A sharp increase (57%) in high-risk vulnerabilities drove the threat index score up 8% from December 2019 to January 2020, according to the Imperva Cyber Threat Index.
Following the release of Oracle’s Critical Patch Update – which included 19 MySQL vulnerabilities—there was an unusual increase in the vulnerabilities risk component within the Index.
Specifically, there was a 57% increase in vulnerabilities that can be accessed remotely with no authentication required, have a public exploit available, or are trending in social media, meaning they pose an especially high level of risk to businesses.
A spike in public cloud web attacks
Web attacks originating from the public cloud saw a 16% spike from November to December 2019. AWS was the top source of attacks, responsible for 94% of all web attacks coming from public clouds. This suggests that public cloud companies should be auditing malicious behavior on their platforms.
Bots used the Coronavirus hype for spamming
In the same month that the coronavirus outbreak first came to light, two new spam campaigns that relied on the hype around coronavirus were observed.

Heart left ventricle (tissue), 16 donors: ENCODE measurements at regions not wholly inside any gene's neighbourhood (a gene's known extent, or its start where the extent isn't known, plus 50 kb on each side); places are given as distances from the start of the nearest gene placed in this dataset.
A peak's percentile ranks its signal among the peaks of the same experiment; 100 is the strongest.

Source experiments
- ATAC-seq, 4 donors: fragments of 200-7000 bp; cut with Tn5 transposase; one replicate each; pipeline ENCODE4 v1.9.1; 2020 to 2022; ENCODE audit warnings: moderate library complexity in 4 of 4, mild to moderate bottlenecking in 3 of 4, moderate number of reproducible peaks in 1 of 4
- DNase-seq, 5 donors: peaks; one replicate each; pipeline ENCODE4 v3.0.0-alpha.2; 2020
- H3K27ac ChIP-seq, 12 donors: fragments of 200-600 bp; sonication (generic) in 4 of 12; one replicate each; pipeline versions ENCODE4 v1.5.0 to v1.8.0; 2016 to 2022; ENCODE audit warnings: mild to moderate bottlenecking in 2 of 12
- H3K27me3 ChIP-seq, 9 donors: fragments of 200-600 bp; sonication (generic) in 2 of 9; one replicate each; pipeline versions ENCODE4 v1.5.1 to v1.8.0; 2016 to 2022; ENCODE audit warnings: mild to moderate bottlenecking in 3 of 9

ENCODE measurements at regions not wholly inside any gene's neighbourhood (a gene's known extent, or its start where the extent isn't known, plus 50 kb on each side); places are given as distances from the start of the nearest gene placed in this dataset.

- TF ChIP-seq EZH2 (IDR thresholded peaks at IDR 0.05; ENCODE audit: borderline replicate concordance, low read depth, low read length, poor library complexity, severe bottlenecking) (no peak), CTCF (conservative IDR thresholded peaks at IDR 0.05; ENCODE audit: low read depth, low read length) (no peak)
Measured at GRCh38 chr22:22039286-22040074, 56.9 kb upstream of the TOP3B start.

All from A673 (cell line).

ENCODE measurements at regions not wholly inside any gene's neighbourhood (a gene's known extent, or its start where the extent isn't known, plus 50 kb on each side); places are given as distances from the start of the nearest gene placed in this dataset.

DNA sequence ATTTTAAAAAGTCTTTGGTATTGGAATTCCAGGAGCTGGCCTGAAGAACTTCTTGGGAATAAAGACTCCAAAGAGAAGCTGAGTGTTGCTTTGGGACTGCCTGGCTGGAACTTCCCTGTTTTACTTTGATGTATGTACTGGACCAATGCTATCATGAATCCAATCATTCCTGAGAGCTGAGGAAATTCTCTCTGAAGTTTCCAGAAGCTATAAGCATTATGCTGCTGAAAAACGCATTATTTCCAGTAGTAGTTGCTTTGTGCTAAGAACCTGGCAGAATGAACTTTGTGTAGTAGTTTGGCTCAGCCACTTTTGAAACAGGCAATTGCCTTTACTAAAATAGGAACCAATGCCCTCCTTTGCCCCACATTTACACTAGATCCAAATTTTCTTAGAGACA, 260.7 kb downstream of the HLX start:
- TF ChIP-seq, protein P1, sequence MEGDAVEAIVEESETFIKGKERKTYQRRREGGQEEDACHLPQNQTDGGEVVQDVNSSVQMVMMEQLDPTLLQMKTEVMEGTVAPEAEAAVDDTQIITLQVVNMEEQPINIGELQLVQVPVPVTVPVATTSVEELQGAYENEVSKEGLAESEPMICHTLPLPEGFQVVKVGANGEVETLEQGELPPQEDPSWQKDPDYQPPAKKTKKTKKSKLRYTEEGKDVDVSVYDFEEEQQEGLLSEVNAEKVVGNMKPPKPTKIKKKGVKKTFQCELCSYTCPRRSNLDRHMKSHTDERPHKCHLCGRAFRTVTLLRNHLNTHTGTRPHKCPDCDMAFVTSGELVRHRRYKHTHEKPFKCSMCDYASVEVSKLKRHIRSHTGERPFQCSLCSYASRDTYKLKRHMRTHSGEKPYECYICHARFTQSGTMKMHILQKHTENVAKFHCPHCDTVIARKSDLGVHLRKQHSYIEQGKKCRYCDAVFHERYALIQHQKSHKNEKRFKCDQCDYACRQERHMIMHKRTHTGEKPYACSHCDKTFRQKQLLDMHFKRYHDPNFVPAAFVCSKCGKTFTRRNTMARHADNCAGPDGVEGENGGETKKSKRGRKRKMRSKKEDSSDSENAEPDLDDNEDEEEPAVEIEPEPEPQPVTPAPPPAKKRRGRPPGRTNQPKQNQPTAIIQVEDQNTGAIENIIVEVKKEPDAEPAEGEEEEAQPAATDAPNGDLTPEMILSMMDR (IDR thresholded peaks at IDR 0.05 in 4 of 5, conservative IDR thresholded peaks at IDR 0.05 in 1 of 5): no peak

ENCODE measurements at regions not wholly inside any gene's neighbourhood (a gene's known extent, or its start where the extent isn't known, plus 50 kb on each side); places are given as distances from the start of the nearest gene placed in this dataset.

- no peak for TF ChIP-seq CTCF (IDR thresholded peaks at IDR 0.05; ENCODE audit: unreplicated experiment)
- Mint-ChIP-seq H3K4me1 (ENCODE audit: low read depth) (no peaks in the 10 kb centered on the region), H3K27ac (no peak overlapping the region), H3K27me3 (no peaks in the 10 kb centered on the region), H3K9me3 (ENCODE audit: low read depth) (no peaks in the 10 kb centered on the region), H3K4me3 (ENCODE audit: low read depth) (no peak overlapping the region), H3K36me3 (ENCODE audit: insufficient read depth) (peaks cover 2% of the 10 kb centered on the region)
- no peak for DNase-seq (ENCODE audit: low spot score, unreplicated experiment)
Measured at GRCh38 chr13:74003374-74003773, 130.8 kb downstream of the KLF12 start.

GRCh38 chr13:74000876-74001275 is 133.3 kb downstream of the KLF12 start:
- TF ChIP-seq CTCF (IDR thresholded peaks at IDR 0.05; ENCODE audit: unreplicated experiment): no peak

These messages lure people to enter a site that tracks the spread of the virus and also offers the sale of shady pharmaceuticals.
Latest Citrix bug gained more press than hacker interest
Despite widespread concern over the recent Citrix Application Delivery Controller bug, it was only ranked as the 176th most frequent attack vector seen this month.
For comparison, high-profile attack vectors such as this typically rank among the top 20. The Citrix bug accounted for 200,000 attacks detected, while the top attack vector in January accounted for over two billion attacks.
The adult industry was the victim of higher-risk attacks
More than half (51%) of the attacks against the adult industry were remote code execution (RCE). The reason these attacks pose an inflated risk is because a remote attacker can run malicious code to hijack the server and access its data.
Most attacks target sources within the same country
Most of the top 10 countries in which attacks originated were targeting sites within the same country. The exceptions were attackers from Germany and China who targeted U.S.-based websites.
This can be attributed in part to the fact that many websites under attack from different regions are located in U.S. data centers. This finding shows that even cyber attacks conducted by foreign adversaries often appear to originate locally.